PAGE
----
Damnation Alley by Roger Zelazny

If you’ve seen the pathetic movie they made of this, put it out of your mind. If anything, the book has more in common with Escape from New York, not only in the plot but also in the protagonist Hell Tanner. Like Snake Plissken from Escape, Hell is a likeable criminal with a cool-guy manner, on a near-suicidal mission for the government in order to earn his freedom. The setting is a future earth after some kind of global war that had a lasting effect on the atmosphere. Air-flight is impossible due to a carpet of debris in the sky, continually churning around the world, sporadically raining down huge rocks and sucking them up elsewhere in whirlwinds. Human life is mostly confined to cities and towns, which are isolated from each other by wastelands crawling with mutated animals and vegetation. This is the story of Tanner’s adventure across America in a computerized, shielded super-car, carrying a vaccine with which to save the dying people of Boston.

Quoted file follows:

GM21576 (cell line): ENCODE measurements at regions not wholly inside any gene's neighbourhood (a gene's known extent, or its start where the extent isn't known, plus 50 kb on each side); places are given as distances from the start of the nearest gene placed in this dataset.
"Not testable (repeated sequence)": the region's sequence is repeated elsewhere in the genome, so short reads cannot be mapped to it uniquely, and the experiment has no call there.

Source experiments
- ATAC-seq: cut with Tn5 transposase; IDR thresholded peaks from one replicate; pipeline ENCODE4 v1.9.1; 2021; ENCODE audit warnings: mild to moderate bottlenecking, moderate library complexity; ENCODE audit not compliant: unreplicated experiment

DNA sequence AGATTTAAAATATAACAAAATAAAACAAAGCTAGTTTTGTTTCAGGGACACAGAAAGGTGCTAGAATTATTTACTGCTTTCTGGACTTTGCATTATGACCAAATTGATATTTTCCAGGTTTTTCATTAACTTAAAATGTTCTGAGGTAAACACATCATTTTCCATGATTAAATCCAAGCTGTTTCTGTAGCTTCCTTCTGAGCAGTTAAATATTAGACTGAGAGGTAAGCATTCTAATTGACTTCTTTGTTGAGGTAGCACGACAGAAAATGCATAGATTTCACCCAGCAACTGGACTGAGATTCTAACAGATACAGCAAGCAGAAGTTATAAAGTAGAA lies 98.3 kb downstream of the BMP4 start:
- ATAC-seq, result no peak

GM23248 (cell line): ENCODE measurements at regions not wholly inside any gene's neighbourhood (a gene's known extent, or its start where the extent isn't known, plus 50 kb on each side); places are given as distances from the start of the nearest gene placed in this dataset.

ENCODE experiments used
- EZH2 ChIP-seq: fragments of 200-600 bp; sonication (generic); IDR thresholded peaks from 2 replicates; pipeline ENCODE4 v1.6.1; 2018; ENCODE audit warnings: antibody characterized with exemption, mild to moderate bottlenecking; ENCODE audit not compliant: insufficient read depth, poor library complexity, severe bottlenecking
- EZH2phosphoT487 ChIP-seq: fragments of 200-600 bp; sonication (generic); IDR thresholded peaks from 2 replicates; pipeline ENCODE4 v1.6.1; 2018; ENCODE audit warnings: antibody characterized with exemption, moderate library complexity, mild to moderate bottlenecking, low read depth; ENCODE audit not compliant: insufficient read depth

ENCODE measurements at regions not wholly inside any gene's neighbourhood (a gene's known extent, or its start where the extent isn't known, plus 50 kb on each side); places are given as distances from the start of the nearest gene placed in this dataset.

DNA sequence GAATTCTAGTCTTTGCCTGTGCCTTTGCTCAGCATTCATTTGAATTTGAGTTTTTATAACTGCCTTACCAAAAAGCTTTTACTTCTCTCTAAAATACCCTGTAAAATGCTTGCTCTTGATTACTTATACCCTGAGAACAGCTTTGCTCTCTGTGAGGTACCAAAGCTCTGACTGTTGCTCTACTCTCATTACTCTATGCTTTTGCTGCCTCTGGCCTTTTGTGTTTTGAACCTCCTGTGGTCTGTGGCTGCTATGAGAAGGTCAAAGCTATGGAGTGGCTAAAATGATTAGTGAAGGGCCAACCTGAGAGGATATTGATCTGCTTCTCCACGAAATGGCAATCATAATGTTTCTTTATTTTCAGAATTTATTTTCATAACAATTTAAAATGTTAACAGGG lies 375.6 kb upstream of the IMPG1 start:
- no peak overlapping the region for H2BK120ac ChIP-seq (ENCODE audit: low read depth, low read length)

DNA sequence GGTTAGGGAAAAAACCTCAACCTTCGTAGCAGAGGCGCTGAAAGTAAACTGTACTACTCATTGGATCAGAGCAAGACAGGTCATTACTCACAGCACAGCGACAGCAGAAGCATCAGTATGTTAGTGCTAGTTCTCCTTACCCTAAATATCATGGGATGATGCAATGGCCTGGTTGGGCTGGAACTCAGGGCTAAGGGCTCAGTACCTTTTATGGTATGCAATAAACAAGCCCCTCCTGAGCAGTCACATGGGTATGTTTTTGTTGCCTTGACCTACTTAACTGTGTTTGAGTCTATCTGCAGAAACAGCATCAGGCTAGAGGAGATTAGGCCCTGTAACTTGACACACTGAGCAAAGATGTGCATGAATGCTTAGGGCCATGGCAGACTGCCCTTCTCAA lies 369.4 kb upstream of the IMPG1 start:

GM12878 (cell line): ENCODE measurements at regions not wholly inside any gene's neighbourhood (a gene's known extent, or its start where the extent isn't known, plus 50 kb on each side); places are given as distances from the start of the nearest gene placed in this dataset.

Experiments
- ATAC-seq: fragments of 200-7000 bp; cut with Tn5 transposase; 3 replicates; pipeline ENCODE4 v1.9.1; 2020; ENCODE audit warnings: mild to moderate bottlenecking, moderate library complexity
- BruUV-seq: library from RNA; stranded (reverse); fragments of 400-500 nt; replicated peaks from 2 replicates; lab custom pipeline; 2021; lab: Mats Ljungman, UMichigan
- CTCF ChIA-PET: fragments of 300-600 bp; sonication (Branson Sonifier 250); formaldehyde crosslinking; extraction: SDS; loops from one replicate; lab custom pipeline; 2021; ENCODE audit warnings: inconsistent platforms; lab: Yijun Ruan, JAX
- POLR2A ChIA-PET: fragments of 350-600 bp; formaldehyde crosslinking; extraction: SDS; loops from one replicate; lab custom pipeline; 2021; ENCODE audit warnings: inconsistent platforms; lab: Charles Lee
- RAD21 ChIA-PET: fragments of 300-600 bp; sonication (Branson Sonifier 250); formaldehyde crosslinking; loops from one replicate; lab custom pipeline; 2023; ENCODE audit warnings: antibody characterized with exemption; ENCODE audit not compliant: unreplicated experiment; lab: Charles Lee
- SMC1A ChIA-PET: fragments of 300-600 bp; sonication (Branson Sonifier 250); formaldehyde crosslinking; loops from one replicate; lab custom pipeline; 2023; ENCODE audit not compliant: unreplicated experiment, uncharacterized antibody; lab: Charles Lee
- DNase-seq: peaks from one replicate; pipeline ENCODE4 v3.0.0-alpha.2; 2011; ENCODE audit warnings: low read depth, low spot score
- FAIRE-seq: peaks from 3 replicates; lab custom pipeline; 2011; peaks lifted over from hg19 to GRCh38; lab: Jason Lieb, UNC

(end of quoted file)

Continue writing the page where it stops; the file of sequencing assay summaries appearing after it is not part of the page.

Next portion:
One of the things I liked about this book is that there are no chapters. It’s just a great, short, pleasantly superficial roller-coaster ride from start to finish.

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